More than 20,000 illegal immigrants brought to America as children have gotten protection from a quasi-amnesty program after President Donald Trump ordered it to wind down, according to statistics from the federal government released this week.

The U.S. Citizenship and Immigration Services (USCIS), which administers the Deferred Action for Childhood Arrivals (DACA) program, reported that it approved 20,572 new applications from October through June. In addition, it renewed DACA status for another 185,086 people.

The Department of Homeland Security (DHS) created DACA back in 2012 for illegal immigrants whose parents brought them to the United States. Beneficiaries who comply with the rules and do not commit crimes get protection from deportation, and work permits can be renewed every two years.

After determining that the Obama administration exceeded its legal authority in creating the program, Trump in September ordered it be shut down. But he instructed USCIS to accept applications for renewals for six months in order to give Congress a chance to codify the program into law.

A pair of federal judges intervened, however, and ordered the administration to continue processing renewals past Trump’s deadline. And a third jurist, U.S. District Judge John Bates, went further and ordered the administration in April to resume taking new applications.

It is unclear how many people currently are enrolled in DACA. Since 2012, the government has approved a total of 819,337 initial applications. But there is some natural attrition.

“Either they were deported [after violating the rules], or they left on their own or, I think, the larger number are people who adjusted to some other [legal] status,” said Jessica Vaughan, director of policy studies at the Center for Immigration Studies. “Maybe they got married to an American.”

USCIS officials could not immediately be reached for comment.

When Trump ordered a freeze on new applications, the agency indicated that roughly 690,000 people were enrolled.

Also unclear is why the government accepted new applications even before Bates issued his ruling in April. Some number of those approvals appear to be holdovers from before Trump’s executive order. From October through June, while the government approved 20,572 initial applications, it accepted only 1,495 new applications.

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Vaughan said that as long as Bates’ order remains in effect, the number of new applications will continue to grow. The program was open to illegal immigrants who were younger than 31 on June 15, 2012, and came to America before the age of 16. They could not apply, however, until they reached the age of 15.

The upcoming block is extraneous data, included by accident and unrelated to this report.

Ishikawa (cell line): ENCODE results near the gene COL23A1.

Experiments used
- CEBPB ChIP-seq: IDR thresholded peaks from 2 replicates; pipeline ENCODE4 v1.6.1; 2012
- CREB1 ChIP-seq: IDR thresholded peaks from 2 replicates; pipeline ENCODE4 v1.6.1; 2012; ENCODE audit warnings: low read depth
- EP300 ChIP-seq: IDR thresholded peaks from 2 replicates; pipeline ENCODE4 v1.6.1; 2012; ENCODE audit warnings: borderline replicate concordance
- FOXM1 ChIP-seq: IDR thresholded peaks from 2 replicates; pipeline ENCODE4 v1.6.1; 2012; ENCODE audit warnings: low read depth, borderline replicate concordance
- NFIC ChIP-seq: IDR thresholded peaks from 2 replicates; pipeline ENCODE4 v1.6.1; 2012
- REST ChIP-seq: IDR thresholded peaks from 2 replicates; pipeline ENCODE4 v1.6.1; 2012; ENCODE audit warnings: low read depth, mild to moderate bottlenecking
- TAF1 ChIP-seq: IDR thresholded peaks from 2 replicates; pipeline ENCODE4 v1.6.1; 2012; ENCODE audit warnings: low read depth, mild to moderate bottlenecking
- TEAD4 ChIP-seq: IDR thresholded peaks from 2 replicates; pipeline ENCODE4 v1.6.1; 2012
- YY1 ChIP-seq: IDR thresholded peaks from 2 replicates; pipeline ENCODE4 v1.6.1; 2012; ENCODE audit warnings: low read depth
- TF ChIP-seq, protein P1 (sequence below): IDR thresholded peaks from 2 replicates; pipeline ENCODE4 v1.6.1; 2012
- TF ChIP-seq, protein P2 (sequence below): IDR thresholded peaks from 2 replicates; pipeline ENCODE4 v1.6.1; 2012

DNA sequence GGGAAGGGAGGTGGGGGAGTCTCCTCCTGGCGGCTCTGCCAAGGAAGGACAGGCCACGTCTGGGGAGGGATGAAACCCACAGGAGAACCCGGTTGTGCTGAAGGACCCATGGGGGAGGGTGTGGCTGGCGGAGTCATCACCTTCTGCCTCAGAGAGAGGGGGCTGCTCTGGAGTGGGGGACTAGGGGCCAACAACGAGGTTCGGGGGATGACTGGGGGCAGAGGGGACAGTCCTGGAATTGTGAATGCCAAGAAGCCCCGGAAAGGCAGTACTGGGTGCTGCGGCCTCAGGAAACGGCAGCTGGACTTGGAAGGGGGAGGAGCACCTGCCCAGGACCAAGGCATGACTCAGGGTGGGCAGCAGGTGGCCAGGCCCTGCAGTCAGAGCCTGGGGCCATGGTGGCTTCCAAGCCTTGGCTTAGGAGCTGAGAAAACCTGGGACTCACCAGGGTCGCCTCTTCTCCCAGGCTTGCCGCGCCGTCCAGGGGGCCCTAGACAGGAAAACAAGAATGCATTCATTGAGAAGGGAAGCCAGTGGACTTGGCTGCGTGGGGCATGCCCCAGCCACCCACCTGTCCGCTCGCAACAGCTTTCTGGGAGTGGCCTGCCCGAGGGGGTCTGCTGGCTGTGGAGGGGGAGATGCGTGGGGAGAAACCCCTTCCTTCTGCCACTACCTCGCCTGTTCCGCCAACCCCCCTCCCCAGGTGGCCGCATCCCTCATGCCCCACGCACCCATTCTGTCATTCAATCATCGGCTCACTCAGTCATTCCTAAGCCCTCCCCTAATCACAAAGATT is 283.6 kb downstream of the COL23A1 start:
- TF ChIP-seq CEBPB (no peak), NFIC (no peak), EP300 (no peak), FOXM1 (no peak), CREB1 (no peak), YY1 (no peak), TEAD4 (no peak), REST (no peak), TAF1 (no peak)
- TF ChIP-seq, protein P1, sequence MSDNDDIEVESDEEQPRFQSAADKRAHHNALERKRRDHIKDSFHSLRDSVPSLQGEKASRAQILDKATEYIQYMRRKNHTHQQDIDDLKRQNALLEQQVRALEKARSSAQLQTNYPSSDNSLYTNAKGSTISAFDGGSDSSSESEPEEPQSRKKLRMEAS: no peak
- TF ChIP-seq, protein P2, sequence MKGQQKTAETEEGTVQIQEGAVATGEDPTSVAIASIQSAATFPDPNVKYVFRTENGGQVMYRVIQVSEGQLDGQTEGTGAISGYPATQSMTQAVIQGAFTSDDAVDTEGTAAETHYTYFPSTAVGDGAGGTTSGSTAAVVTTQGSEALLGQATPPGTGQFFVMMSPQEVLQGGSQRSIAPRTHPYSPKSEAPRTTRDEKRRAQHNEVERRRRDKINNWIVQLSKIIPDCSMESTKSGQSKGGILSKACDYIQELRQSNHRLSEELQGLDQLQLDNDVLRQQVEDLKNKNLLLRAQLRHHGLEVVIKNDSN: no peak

[lz_table title=”DACA Applications” source= “USCIS”] DACA applications approved
|Fiscal Year,Approved,Renewed

“You have to be 15 to qualify because you’re getting a work permit,” Vaughan said. “Because that’s what you’re really applying for. So people age into it.”

Matthew O’Brien, director of research at the Federation for American Immigration Reform (FAIR), agreed.

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“This is going to go on for a good long time unless the Trump administration successfully challenges these decisions that they have to keep taking these applications,” he said.

In addition to the administration’s attempts to end DACA, a group of states led by Texas has challenged the program in court, arguing that there is no legal basis for it without a law passed by Congress. The Justice Department last month indicated it would not defend the program in court.

“This program was illegal in the first place, so it shouldn’t even exist,” O’Brien said.

PoliZette senior writer Brendan Kirby can be reached at [email protected]. Follow him on Twitter.

(photo credit, homepage image: DACA Conference/Rally…, CC BY 2.0, by Seattle City Council; photo credit, article image: Protest March in Support of Immigrants, CC BY 2.0, by Fibonacci Blue)